The convention setting is possibly my favorite part of the book, now that I have actually been to a few conventions. It’s interesting seeing it from the perspective of a non-nerd who has no idea what the hell he’s getting into; it’s also a ton of fun seeing how absolutely spot-on it is about the kind of stuff that goes on and the people you meet at conventions. I also had fun playing SPOT THE NERDY REFERENCE. The grand poobah of all nerdy references in this book, though, is the scene of Nick eating breakfast before waking up, which is apparently based on a real-life incident with Neil Gaiman.

This story is impressively plotted in a way that makes me despair of every being a fraction as good. It’s full of seemingly random shit but, in the end, there are no coincidences whatsoever. All the disparate-seeming plotlines ON DIFFERENT WORLDS ultimately tie together into one big complex Game-of-Thronesian succession scenario, and none of it is obvious, and none of it feels strained either. It takes forever to figure out who the bad guys really are but once you do it’s all I NEVER LIKED THAT PERSON ANYWAY so it’s actually quite satisfying.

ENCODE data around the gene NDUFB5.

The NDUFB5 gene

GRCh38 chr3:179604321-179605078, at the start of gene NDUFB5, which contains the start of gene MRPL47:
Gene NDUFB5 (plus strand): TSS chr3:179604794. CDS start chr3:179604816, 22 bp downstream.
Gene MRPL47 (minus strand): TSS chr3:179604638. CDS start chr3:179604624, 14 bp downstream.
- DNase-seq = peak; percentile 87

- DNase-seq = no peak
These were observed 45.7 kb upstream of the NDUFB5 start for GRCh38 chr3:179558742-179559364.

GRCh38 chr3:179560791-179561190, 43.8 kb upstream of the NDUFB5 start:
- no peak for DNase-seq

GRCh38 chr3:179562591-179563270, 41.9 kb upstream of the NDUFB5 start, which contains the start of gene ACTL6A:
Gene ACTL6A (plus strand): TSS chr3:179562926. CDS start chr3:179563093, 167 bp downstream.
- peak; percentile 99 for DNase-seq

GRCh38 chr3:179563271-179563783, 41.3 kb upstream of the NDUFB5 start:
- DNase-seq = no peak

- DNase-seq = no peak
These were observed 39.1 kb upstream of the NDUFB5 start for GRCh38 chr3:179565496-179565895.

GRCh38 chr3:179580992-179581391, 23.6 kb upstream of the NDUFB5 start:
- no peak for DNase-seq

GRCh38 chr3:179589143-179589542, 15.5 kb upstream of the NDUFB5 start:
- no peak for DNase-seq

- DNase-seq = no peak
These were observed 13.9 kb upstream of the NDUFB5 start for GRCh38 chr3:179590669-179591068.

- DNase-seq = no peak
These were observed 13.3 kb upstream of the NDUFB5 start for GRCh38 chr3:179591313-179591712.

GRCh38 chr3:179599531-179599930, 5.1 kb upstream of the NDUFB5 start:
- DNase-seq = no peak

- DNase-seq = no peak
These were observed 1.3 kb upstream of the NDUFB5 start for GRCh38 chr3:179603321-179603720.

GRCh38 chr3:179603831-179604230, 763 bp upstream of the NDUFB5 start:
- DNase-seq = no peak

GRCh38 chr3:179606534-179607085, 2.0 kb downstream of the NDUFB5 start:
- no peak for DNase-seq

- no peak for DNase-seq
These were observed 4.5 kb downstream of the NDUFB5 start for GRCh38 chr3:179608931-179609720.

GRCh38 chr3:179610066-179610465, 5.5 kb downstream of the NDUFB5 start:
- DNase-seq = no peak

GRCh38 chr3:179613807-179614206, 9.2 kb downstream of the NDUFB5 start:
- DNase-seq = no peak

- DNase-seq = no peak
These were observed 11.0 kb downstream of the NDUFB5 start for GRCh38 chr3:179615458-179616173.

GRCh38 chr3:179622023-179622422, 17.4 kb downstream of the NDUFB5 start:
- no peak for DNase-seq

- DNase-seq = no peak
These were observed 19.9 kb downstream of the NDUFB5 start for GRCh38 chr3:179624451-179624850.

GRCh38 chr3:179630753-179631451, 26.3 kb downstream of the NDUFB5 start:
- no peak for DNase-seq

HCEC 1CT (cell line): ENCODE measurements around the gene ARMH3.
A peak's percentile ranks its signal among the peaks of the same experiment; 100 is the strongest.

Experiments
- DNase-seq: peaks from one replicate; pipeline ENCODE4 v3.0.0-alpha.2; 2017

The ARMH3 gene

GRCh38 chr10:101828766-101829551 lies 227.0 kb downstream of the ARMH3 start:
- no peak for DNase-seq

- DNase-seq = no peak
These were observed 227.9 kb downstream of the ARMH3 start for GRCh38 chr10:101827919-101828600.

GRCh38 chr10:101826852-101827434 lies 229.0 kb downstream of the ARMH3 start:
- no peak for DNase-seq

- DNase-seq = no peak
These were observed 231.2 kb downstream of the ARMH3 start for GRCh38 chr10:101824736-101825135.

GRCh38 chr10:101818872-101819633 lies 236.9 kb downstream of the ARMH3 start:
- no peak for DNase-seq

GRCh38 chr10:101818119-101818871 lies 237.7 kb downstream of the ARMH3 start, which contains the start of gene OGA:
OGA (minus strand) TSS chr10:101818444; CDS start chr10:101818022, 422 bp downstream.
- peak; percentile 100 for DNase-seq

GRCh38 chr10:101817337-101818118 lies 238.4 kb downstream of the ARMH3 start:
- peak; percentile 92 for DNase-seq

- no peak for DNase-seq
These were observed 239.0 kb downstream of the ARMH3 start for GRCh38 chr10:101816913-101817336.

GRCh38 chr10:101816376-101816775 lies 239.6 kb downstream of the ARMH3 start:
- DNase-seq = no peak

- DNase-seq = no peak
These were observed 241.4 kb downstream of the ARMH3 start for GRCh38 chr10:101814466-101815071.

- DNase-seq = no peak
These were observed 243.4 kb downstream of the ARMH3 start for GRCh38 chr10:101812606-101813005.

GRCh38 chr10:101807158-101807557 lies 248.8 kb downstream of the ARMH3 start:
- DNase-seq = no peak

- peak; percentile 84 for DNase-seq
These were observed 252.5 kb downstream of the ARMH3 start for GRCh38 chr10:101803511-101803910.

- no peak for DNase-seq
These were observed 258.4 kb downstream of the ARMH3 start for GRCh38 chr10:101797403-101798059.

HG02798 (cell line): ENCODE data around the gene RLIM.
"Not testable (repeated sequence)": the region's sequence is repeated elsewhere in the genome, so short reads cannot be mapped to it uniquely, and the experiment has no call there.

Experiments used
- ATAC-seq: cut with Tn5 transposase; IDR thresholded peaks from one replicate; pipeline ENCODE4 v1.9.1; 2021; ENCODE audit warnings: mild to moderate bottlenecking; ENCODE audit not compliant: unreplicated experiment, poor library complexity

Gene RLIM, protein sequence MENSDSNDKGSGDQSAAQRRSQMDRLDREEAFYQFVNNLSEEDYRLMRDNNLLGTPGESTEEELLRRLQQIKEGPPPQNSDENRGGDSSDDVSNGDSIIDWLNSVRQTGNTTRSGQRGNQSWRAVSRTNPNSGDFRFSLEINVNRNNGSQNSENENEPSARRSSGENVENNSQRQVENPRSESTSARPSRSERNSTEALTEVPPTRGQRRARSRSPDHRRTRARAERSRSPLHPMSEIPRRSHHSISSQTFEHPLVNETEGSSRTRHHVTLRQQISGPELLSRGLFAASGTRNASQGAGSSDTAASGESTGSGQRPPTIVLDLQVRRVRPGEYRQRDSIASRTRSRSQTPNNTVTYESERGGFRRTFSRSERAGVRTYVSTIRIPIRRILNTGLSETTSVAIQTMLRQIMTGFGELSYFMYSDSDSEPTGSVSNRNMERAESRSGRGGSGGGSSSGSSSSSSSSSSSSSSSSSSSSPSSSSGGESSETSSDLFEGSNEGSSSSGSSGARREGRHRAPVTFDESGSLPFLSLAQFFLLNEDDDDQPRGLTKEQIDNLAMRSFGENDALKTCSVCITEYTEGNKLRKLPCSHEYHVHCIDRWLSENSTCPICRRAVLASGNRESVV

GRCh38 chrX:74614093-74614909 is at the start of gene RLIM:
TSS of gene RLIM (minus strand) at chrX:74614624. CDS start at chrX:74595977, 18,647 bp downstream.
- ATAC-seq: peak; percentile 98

Additionally, Rupert and Maree have an adorable Elizabeth-and-Darcy kind of dynamic, where they hit it off really badly and annoy each other hilariously in the first part of the book, but keep getting thrown together for plot reasons until they learn that the other one is actually awesome. (The reader kind of gets to go through this discovery too because Rupert is a bit of a douchebag in the earlier part of the book.) By the end of the book they are almost as adorable as the quack chicks, which are basically cuddly little blue ducks.

This is a wug, not a quack chick. But it’s close. I think.